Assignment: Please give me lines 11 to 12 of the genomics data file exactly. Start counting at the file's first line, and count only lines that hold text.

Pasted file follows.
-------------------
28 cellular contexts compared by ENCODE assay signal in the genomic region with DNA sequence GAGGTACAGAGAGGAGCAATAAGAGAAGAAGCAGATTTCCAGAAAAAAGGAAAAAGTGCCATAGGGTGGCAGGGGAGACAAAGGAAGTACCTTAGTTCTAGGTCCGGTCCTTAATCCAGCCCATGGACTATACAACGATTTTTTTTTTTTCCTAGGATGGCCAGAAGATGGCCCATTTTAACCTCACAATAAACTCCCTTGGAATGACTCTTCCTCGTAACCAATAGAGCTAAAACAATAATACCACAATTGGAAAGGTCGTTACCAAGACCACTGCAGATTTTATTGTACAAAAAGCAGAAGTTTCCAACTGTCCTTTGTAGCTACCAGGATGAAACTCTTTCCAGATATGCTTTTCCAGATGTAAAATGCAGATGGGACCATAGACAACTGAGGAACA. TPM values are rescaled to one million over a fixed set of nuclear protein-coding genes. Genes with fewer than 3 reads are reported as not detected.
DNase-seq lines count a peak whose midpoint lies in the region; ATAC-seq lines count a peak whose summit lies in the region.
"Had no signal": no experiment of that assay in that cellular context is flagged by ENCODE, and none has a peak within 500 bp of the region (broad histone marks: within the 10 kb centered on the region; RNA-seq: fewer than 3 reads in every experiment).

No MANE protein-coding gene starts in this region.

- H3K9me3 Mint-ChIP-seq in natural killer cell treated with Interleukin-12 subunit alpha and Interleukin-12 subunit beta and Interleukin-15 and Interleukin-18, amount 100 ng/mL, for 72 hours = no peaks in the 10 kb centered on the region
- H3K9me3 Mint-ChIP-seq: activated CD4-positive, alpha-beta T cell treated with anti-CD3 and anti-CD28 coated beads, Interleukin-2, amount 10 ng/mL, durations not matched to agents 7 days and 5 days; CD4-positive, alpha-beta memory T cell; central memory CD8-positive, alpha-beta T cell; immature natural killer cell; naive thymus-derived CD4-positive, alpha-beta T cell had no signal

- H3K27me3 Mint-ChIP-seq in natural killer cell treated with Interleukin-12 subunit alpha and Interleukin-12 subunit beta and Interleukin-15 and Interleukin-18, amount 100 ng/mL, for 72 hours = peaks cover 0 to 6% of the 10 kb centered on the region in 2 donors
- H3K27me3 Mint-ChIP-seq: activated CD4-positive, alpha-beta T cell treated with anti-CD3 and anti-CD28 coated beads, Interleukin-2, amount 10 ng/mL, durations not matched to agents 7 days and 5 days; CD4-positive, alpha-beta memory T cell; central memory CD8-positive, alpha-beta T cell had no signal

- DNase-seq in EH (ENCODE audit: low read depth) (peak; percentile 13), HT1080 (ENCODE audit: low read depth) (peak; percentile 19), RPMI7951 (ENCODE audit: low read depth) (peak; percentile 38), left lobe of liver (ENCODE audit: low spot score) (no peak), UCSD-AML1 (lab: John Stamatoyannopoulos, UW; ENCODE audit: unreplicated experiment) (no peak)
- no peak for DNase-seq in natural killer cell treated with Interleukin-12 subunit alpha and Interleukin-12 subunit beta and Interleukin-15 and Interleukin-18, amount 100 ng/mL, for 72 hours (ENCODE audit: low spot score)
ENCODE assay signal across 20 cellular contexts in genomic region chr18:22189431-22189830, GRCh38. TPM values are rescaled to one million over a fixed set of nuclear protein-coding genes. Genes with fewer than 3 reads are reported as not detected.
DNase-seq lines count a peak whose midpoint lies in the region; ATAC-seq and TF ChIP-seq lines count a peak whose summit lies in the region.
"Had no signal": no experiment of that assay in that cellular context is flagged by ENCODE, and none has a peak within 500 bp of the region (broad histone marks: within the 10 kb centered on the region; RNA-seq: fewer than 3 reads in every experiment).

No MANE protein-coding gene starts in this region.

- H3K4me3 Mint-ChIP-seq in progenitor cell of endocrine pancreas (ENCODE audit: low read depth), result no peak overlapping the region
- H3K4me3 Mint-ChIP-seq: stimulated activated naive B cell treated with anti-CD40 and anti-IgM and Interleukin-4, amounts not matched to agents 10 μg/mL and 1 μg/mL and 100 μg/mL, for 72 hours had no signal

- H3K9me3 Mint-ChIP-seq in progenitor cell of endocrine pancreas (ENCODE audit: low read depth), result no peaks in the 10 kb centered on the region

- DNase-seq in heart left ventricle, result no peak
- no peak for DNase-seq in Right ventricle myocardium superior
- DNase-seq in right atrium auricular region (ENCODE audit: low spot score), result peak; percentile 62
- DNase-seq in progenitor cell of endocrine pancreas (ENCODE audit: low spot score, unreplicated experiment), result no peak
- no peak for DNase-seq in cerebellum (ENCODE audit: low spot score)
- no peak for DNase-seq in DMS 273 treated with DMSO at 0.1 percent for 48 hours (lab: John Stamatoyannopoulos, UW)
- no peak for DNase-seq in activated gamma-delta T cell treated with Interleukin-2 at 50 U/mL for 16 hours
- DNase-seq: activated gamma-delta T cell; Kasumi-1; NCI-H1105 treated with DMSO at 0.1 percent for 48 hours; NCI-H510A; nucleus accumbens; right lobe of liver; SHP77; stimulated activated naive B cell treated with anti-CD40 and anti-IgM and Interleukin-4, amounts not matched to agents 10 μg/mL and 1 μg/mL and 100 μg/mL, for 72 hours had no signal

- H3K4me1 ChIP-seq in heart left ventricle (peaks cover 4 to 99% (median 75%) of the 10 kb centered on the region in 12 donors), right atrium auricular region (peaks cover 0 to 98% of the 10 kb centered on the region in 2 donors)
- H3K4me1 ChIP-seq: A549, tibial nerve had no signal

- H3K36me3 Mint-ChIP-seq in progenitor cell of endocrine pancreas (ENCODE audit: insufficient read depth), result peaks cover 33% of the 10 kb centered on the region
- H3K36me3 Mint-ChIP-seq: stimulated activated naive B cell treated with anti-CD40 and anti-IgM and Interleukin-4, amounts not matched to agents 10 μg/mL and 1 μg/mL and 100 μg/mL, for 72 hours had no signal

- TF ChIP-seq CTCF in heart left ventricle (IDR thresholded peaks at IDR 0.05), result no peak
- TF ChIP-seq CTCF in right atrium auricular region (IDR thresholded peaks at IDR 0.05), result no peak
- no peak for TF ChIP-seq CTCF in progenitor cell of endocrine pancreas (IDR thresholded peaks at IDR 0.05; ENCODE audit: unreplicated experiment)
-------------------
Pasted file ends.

ENCODE assay signal across 20 cellular contexts in genomic region chr18:22189431-22189830, GRCh38. TPM values are rescaled to one million over a fixed set of nuclear protein-coding genes. Genes with fewer than 3 reads are reported as not detected.
DNase-seq lines count a peak whose midpoint lies in the region; ATAC-seq and TF ChIP-seq lines count a peak whose summit lies in the region.